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nedfig
January 25, 2001, 01:26 PM
I just got into it. I haven't actually shot any yet, but I sit outside on my lunch break with my call and try to call them in. Today, I sat for about 10 minutes calling occasionally and was bout to leave and 3 came diving in and saw me and immediately took off. Can't wait to train my crosshairs on some and let the .22wmr fly. Took some magpies last weekend, those are a little harder to hit.

Ledbetter
January 25, 2001, 01:54 PM
Greetings,

I would hunt them if I could find a place to do it. If you haven't already done so, checkout

http://www.crowbusters.com

Sourse for flying crow-decoy kite anyone? Inflatable grounded crow decoy? Lots of good info and experience there. Check out the hate mail they receive from crow-huggers. Oh, and don't forget your shotgun for the airborne crows.

Regards.

ArmySon
January 25, 2001, 02:18 PM
This is one of my favorites in the hate mail:

Be careful of what your advocating. Crow consumption(destruction) may not be legal unless your a farmer protecting your crops. Personally I find the crow a beautiful and humorous creature. Consumed by natives only in an emergency and after an a great amount of spiritual inflection given to ease the anger of the powerful spirit that lives in the crow. If you really want to do the avian world a favor, shoot starlings with unwanton abandon.


response:

Keep in mind that most people, especially farmers, fail to appreciate the humorous behavior of this destructive bird. Besides, I find that 1-1/4 ounces of #6 shot eases the anger of the powerful spirit that lives in the crow quite well.

solo
January 25, 2001, 05:29 PM
I love crow hunting too and have just recently gotten into the sport. I bought some decoys to set out and have a crow caller. I have called in a lot of crows but they always seem to spot me and fly off. If you really want to call them in make the injured crow call and within fifteen minutes crows will be comming in from everywhere. It is very challenging due to their intelligence and sharp eyes.

Zorro
January 25, 2001, 10:22 PM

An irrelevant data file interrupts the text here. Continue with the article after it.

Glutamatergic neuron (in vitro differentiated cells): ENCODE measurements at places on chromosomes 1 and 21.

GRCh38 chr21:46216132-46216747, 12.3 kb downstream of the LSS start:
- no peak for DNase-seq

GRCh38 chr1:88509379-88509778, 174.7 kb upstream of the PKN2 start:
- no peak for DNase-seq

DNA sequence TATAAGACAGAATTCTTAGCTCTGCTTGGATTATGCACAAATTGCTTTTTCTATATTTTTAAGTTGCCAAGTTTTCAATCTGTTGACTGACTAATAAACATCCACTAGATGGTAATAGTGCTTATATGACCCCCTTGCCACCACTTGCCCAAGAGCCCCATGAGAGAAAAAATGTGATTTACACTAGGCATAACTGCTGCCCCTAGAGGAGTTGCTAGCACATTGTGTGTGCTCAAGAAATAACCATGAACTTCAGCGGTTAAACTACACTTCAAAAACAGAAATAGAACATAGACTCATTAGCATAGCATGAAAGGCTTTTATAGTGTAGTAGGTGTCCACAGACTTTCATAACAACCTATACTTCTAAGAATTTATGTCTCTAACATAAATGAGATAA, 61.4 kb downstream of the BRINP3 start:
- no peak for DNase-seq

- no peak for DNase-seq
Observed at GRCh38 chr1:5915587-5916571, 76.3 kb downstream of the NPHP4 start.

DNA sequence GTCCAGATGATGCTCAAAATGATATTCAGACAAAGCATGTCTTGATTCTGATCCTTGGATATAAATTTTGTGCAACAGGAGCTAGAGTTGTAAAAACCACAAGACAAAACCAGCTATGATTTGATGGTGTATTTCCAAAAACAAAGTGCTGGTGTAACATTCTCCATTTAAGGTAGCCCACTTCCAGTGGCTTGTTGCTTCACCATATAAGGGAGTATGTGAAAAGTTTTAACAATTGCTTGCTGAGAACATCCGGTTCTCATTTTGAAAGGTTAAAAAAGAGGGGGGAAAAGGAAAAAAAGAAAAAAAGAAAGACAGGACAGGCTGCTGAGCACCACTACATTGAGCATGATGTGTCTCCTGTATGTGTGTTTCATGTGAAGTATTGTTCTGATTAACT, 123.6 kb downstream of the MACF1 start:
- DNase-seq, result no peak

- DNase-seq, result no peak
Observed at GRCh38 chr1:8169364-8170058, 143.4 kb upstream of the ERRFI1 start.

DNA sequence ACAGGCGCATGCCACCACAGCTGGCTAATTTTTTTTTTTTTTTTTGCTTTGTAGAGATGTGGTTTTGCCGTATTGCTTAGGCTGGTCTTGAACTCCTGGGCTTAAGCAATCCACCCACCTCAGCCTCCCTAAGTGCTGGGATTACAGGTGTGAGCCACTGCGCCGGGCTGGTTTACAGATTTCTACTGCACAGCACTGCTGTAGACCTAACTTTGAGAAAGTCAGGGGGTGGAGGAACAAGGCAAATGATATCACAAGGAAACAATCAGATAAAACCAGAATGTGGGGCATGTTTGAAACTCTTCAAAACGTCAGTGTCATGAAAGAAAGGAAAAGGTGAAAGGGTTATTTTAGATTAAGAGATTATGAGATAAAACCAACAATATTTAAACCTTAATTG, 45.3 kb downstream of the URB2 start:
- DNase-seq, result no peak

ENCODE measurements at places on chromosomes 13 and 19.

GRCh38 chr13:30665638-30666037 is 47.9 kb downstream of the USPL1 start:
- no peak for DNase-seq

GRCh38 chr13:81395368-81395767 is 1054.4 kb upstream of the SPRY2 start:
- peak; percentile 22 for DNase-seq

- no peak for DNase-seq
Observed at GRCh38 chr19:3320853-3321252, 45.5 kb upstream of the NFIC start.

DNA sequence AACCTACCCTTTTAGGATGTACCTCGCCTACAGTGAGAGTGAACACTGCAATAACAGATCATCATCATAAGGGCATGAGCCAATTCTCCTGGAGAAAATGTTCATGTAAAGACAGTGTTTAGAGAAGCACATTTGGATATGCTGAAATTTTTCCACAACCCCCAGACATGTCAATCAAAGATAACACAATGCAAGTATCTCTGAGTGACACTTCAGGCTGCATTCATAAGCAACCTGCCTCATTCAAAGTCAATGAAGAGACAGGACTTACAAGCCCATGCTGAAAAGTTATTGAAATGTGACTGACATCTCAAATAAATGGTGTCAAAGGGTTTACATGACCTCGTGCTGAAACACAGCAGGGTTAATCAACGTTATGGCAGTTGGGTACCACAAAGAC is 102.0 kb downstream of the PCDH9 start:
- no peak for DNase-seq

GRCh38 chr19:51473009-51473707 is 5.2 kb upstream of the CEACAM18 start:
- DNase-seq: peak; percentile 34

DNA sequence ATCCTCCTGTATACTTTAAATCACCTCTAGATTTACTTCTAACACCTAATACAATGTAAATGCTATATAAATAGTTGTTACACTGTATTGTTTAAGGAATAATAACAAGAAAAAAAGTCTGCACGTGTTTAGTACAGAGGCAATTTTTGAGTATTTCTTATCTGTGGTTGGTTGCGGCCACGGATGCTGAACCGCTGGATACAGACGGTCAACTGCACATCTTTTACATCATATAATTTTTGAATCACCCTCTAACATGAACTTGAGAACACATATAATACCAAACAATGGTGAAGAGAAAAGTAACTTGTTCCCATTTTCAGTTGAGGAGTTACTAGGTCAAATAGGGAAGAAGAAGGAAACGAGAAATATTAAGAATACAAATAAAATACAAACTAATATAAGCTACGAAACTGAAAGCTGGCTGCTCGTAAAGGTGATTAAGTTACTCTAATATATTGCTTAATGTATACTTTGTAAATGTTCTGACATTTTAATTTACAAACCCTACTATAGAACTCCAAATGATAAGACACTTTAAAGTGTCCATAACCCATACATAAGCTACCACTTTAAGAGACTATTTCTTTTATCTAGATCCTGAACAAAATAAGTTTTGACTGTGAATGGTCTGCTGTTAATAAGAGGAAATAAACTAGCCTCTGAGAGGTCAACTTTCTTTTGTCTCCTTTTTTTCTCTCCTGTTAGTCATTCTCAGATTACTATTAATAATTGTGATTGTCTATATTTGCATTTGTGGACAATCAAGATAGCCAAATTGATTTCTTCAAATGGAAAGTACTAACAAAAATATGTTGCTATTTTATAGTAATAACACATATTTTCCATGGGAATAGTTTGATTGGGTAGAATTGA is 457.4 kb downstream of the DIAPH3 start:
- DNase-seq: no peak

I prefer to do my Crow shooting with stalking and a 7MM Magnum.

I like to nail the watch crow, probably stresses the rest of the flock a bit.

http://arstechnica.infopop.net/infopop/emoticons/icon_biggrin.gif

handgun357
January 26, 2001, 12:31 AM
I only crow hunt if they land in my back yard...LOL:D
Crows get rid of alot of dead animals.
They are alway picking at deer leavin's.
They are also pretty smart for a bird, and can be quite challenging to hunt.
Happy Bird Hunting!!!!!!!!

Ledbetter
January 26, 2001, 02:34 PM
I learned that there are two kinds of crows, field crows that eat crops, and the larger carrion crows that eat dead animals. Shoot the ones that eat the crops.

Michael Priddy
January 26, 2001, 09:34 PM
Here in Western North Carolina, we do two types of crow hunting. Shotgun hunting requires cover for the shooter. Usually a pine thicket with an open field/pasture to stand in the edge of. We use an owl decoy and mouth calls. As long as the crows don't see you (have to wear full length camo/and face net..Same as turkey hunting) the sound will not scare the birds off.

The other is long range hunting with rifles (220swift,243 and 6mm)We ride the roads looking for birds sitting in fields and pastures. We drive past them and pull off the road. We work our way back to them using cover. These shots are 150-300yd shots.(use a laser range finder to document shots) We always make sure there is no livestock and there are no houses near. We have to use a lot of common sence with this type of shooting. We pick up our dead birds too. Nothing will get land posted quicker than sloppy hunting.:(